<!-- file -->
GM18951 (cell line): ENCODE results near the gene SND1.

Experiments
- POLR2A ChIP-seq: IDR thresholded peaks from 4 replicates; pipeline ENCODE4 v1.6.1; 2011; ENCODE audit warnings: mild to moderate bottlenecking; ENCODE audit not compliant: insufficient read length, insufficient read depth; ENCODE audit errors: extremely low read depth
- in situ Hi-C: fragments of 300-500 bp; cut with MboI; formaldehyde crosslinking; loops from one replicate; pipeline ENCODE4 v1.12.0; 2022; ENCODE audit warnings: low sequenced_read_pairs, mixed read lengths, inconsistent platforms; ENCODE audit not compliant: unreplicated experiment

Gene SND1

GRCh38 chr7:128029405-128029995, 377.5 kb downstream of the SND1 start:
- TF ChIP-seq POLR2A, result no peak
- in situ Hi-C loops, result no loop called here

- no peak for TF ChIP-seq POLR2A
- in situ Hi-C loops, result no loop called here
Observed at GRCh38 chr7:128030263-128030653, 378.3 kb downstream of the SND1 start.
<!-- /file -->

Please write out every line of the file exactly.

GM18951 (cell line): ENCODE results near the gene SND1.

Experiments
- POLR2A ChIP-seq: IDR thresholded peaks from 4 replicates; pipeline ENCODE4 v1.6.1; 2011; ENCODE audit warnings: mild to moderate bottlenecking; ENCODE audit not compliant: insufficient read length, insufficient read depth; ENCODE audit errors: extremely low read depth
- in situ Hi-C: fragments of 300-500 bp; cut with MboI; formaldehyde crosslinking; loops from one replicate; pipeline ENCODE4 v1.12.0; 2022; ENCODE audit warnings: low sequenced_read_pairs, mixed read lengths, inconsistent platforms; ENCODE audit not compliant: unreplicated experiment

Gene SND1

GRCh38 chr7:128029405-128029995, 377.5 kb downstream of the SND1 start:
- TF ChIP-seq POLR2A, result no peak
- in situ Hi-C loops, result no loop called here

- no peak for TF ChIP-seq POLR2A
- in situ Hi-C loops, result no loop called here
Observed at GRCh38 chr7:128030263-128030653, 378.3 kb downstream of the SND1 start.